The Kaiser's Army: The Politics of Military Technology in Germany during the Machine Age, 1870-1918

The Kaiser's Army: The Politics of Military Technology in Germany during the Machine Age, 1870-1918

The Kaiser's Army: The Politics of Military Technology in Germany during the Machine Age, 1870-1918

The Kaiser's Army: The Politics of Military Technology in Germany during the Machine Age, 1870-1918

Synopsis

This volume covers a fascinating period in the history of the German army, a time in which machine guns, airplanes, and weapons of mass destruction were first developed and used. Eric Brose traces the industrial development of machinery and its application to infantry, cavalry, and artillery tactics. He examines the modernity versus anti-modernity debate that raged after the Franco-Prussian war, arguing that the residue of years of resistance to technological change seriously undermined the German army during World War I.

Excerpt

This is a book about human and institutional responses to technological change. It deals with times of peace and times of war. The institution in question is the German Army. The peacetime in question is 1871 to 1914. The people in question are the German officers who faced a dizzying succession of new technologies that challenged their notions of how men should fight. The wars in question are those that created the German Kaiserreich before 1871 and the Great War that finally destroyed it in 1918.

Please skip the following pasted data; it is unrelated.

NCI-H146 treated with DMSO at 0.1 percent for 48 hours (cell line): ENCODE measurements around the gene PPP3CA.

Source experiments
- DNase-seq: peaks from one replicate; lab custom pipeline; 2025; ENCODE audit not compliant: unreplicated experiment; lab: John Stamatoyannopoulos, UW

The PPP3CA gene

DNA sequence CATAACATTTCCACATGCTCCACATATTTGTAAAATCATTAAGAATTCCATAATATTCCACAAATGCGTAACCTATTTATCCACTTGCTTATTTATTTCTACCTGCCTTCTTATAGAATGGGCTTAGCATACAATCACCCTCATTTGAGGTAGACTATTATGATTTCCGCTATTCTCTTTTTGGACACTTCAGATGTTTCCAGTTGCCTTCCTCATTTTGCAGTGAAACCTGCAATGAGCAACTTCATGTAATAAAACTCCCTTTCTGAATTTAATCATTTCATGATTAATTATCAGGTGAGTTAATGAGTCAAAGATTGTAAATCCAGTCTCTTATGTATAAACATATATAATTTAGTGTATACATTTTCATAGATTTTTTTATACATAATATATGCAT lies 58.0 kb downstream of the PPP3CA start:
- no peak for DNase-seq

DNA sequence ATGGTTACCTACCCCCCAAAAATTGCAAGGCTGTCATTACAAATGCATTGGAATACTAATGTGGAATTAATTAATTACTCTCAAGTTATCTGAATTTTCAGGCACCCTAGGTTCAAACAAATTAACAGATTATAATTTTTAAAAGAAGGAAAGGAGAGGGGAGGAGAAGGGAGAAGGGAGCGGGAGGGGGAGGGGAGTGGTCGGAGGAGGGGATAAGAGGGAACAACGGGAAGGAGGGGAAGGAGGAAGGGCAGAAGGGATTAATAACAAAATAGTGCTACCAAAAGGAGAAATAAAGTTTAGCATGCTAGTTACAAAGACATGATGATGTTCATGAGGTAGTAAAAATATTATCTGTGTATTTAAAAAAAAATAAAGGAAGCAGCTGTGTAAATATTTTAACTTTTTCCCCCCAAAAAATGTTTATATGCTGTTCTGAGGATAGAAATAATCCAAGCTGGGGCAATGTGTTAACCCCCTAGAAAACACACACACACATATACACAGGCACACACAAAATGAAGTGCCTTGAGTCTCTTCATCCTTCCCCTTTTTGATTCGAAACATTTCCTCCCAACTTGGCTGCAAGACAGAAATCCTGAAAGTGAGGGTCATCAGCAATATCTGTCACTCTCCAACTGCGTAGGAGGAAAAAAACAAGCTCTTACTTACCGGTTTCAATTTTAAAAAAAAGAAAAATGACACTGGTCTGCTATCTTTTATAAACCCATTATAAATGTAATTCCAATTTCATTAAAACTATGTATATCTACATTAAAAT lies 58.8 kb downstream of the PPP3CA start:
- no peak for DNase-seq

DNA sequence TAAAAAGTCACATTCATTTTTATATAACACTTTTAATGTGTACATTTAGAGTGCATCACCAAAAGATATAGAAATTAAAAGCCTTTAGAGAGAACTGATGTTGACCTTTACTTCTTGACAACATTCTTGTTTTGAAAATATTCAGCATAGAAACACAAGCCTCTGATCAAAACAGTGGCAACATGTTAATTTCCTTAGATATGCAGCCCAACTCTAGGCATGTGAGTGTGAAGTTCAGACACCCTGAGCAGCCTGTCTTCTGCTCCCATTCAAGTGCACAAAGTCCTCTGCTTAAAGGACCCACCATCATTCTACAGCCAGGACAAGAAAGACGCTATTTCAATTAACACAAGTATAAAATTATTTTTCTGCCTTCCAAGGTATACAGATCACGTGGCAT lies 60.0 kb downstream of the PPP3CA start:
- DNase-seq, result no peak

The German Army was so successful by 1871 that other powers feared it. It was still highly respected in 1914, but the planning legacy of Alfred von Schlieffen, chief of the Prussian-German General Staff from 1891 to 1906, did not produce another victory. Contemporaries, followed by historians, have debated the reasons for this ever since. A favorite explanation of Schlieffen's disciples was that his successor, Helmuth von Moltke (the younger), botched the master's work by weakening the armies that were to sweep through Belgium and surround French forces. They did not mention the violation of Belgian neutrality or the provocation of both Belgium and Britain or the dubious diplomacy that landed Germany in a two-front war. Another scholarly hypothesis assumes recklessness and failed diplomacy but focuses on the unreadiness of a German Army allegedly too weighted down with aristocratic traditions to adopt expeditiously mechanical devices of destruction. This thesis, associated mainly with Bernd Schulte, has come under the fire of . . .

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